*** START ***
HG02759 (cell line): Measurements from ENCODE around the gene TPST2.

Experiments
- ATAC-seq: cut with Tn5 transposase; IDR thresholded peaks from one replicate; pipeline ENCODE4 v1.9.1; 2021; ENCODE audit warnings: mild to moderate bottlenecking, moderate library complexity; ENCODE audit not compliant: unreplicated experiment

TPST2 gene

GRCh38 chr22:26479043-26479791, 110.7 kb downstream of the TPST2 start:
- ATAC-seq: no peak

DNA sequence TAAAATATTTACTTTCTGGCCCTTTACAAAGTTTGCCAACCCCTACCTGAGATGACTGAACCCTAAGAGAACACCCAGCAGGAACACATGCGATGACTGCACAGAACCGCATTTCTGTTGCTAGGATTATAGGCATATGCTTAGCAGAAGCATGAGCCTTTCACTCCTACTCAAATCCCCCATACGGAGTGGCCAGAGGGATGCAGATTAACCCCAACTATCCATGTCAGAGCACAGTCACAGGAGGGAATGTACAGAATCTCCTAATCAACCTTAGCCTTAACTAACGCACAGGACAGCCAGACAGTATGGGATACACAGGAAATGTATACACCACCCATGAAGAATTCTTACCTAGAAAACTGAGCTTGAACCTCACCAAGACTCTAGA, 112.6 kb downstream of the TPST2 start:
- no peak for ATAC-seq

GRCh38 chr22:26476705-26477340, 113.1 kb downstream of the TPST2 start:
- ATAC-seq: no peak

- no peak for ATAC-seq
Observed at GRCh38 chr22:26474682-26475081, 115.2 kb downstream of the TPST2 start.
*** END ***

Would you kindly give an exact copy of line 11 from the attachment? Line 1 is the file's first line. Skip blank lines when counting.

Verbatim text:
- no peak for ATAC-seq